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Dining review: Quality, fresh dishes at Bon Appe Thai

Published February 18, 2013 9:18 am

Dining out • New restaurant with another punny name deftly delivers the basics and isn't afraid to deliver the heat.
This is an archived article that was published on sltrib.com in 2013, and information in the article may be outdated. It is provided only for personal research purposes and may not be reprinted.

I'm not sure how much of the interior design Bon Appe Thai owes to the former occupant of its space — Little Dave's Deli. What I know for certain is that the previous restaurant's infamous indoor soda delivery truck is now gone. What remains is a spacious, comfortable and relaxing restaurant space encircled by booths and centered with tables.

As soon as you walk in, you'll be greeted by a gracious host who will also most likely function as your server, too.

If you're like me, you're trying to stave off the winter freeze and Thai cuisine is an excellent remedy. Pleasingly, I found Bon Appe Thai not afraid to ratchet up the heat levels — should you give your server the nod. And if you still want to turn the dial up, a selection of spicy condiments is only a query away.

It's a shame the restaurant doesn't have a liquor license, as a cold beer to temper an over-eager dousing of Sriracha always works. In lieu of the beer, though, Thai iced tea ($2.50), richly flavored with condensed milk, has similar capsaicin soothing qualities. Warm frostbitten fingers with simple Thai tea (1.95) — think sweetened black tea, without the milk — which I drank by the bucketful.

Bon Appe Thai is now in its fourth month of operation, and punny name aside, the restaurant is similar to many across the valley. The menu commences with a slew of recognizable starters, such as an excellent crispy por pia ($5.95), four golden fried spring rolls stuffed with bean thread noodles and vegetables.

Tod man pla ($6.95), one of my favorite Thai dishes, is minced white fish with Thai seasonings and hearty quantities of fish sauce, formed into patties and deep fried. A four-patty order arrives crisp on the outside, salty and soft on the inside. Bon Appe Thai's rendition is as good as any available locally.

The only appetizer that didn't leave me wanting more was the curry puff ($6.95), four fluffy pastries, filled with mashed potatoes and mild curry seasoning. It was too mild and sweet to my taste, but it may be a good choice for the more culinary cautious.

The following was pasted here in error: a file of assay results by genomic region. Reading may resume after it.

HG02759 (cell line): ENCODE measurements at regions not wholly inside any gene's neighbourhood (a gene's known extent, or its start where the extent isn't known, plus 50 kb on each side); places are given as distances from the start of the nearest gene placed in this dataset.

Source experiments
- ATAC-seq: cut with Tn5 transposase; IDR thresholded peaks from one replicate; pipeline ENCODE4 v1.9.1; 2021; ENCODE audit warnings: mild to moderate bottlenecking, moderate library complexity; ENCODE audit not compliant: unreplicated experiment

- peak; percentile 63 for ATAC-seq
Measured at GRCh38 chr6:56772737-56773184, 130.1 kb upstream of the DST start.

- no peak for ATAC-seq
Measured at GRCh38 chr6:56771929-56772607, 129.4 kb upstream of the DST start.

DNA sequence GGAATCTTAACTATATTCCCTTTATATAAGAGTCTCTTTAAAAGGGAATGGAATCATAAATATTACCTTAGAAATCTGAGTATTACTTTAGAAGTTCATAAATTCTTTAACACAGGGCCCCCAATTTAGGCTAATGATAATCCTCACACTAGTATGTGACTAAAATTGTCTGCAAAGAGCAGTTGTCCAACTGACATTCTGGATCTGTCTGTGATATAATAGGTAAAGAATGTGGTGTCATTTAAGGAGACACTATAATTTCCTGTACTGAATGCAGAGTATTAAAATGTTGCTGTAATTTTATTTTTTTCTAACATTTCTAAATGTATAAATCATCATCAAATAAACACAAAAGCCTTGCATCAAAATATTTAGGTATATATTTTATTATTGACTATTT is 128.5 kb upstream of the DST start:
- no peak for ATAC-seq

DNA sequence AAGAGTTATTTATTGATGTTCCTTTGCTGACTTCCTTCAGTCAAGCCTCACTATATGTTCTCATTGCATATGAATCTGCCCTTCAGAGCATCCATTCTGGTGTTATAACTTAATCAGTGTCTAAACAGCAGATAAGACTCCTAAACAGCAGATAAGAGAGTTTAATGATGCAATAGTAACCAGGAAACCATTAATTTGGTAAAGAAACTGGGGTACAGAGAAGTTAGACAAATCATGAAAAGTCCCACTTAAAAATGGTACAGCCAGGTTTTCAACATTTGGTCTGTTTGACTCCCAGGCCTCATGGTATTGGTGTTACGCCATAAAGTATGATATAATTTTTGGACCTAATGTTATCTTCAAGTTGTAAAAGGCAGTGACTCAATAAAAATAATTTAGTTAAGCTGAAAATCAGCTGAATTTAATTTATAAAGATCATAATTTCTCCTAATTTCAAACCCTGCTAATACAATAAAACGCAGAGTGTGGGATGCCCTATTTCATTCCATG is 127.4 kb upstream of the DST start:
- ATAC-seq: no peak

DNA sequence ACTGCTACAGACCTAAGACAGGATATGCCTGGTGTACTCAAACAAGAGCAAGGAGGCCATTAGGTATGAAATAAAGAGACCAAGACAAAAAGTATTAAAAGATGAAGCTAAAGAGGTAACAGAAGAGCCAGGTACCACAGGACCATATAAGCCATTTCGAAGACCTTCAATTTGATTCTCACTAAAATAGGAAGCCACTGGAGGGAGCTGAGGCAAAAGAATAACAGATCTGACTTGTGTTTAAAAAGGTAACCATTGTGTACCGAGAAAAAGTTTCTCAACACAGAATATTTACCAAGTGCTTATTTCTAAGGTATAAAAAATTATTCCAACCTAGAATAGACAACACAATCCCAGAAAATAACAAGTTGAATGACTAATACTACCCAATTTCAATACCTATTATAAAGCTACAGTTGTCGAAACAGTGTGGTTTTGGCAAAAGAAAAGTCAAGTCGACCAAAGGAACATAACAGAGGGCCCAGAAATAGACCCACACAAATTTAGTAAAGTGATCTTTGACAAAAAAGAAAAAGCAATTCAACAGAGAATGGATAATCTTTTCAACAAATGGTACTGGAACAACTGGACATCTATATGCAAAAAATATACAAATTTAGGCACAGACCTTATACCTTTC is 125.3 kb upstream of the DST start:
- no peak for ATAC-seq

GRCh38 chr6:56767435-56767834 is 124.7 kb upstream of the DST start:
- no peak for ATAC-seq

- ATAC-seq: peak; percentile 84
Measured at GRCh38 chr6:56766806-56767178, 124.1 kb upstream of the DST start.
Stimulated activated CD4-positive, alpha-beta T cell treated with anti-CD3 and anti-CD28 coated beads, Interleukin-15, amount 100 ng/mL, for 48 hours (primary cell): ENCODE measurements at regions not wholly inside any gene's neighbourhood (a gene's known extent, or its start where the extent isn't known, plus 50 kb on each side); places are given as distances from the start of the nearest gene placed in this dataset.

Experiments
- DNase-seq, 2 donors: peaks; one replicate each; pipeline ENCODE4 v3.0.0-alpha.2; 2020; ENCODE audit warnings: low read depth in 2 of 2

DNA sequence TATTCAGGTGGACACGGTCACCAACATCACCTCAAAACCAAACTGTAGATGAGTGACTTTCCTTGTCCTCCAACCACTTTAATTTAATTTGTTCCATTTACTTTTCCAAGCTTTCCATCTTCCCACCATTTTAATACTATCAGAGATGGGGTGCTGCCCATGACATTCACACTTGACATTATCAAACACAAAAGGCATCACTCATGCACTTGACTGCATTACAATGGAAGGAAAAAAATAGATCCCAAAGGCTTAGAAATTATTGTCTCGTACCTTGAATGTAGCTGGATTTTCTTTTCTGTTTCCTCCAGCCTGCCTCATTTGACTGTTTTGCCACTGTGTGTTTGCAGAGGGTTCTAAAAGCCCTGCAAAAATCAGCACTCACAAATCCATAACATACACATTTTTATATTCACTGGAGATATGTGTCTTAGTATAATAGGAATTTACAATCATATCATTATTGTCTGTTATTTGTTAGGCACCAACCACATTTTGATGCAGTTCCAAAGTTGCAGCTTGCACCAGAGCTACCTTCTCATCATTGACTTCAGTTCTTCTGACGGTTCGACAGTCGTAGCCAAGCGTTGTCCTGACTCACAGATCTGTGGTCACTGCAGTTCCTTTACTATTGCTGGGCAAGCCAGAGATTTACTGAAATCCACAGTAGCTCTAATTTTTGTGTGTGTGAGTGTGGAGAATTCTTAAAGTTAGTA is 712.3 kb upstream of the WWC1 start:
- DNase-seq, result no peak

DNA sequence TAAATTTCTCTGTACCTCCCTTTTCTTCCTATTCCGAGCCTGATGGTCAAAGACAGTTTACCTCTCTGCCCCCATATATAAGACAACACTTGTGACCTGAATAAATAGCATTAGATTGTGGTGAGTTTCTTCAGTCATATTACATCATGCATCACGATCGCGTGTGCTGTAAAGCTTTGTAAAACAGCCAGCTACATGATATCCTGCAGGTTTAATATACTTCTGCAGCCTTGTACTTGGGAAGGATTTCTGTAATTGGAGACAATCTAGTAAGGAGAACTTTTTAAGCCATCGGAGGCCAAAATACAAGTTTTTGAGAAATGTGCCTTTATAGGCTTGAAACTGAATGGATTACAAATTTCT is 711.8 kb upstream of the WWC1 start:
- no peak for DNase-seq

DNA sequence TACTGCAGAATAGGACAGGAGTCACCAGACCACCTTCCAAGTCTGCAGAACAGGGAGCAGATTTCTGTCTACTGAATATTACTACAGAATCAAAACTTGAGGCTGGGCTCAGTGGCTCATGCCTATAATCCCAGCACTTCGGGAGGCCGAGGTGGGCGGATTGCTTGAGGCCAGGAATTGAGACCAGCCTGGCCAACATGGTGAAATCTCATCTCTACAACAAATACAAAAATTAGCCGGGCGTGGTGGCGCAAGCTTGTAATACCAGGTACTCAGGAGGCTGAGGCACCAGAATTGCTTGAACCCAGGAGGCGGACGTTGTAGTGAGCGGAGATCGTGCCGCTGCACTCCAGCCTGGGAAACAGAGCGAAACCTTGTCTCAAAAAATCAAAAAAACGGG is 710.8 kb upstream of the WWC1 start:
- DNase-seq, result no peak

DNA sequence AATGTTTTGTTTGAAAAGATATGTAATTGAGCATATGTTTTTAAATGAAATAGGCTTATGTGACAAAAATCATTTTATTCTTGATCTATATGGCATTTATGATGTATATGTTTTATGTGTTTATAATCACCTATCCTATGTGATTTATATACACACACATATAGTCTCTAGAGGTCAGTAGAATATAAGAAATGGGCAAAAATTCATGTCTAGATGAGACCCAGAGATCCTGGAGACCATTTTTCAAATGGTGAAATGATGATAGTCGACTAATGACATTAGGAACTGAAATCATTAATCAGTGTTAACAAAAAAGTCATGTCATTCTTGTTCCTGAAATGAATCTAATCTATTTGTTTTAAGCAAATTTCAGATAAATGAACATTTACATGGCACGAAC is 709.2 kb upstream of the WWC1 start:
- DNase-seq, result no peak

I especially enjoyed Bon Appe Thai's soups, primarily the tom yum gai ($4.95 small, $10.95 full). If anything can warm you up from the inside out, it would be this bold soup, which comes loaded with chicken and mushrooms, and is flavored with galangal, lemongrass and lime juice, a heady spicy and sour mix. Tom kha gai ($4.95 small, $10.95 full) is another deftly prepared soup, with creamy coconut milk providing the base for similar ingredients.

I'm always on the lookout for something new and unique, but the dishes I sampled from the "specials" cards placed at each table were the disappointments of my three otherwise stellar visits. Ba mee moo dang ($7.50) sounded great in theory — a heaving bowl of sliced barbeque pork, wontons, sprouts and vegetables over noodles in a broth — but it lacked any depth of flavor. A similar special, spring noodle ($8.50), featured broken pieces of crunchy spring rolls atop a mess of vermicelli noodles, but again an equally lackluster broth.

More common Thai offerings hit the spot, though, and aficionados should be largely content. The pad seiw ($9.95), a tangle of thick noodles, bathed in soy sauce and peppered with meat and broccoli was good, as was the Chinese-inflected drunken noodles ($9.95), more thick noodles coated in oyster sauce and strewn with vegetables.

Iconic dishes such as creamy and rich red and green curries ($9.95) were downright delicious, each packed full of crunchy fresh vegetables and bags of flavor. My favorite dish was the pad ga prow ($9.95), a traditional stir-fry of bell peppers, onions, garlic and Thai basil. When I ordered it with chicken, I was delighted to see the restaurant employ meaty ground chicken, which helped soak up all the salty-and-spicy sauce.

For dessert, I skipped the seasonally dubious mango dishes, and enjoyed sticky rice with ice cream ($2.95) and fried bananas over coconut ice cream ($4.95). While neither blew my socks off, the attention to detail was appreciated — each topped with a drizzle of honey and crushed nuts.

Beyond two or three hum drum dishes, Bon Appe Thai is a solid Thai restaurant, serving fresh, flavorful and affordable food. With its prime location on 3300 South, and little Thai competition in the immediate area, the restaurant has a chance of being a great success.

Tribune restaurant reviewer Stuart Melling blogs at gastronomicslc.com. Send comments to food@sltrib.com. —

HH

Bon Appe Thai

Food • HH

Mood • HH

Service • HH

Noise • bb

A respectable Thai eatery with quality, fresh cuisine in comfortable surroundings. It's hard to go wrong if you stick to more recognizable items such as curry, noodle and stir-fry dishes.

Location • 41 W. 3300 South, Salt Lake City; 801-485-1209

Online • bonappethai.com

Hours • Monday-Friday, 11 a.m. to 9 p.m.; Saturday, noon to 9 p.m.; Sunday, noon to 8 p.m.

Children's menu • No

Prices • $$

Liquor • No

Reservations • No

Takeout • Yes

Wheelchair access • Yes

Outdoor dining • No

On-site parking • Yes

Credit cards • All major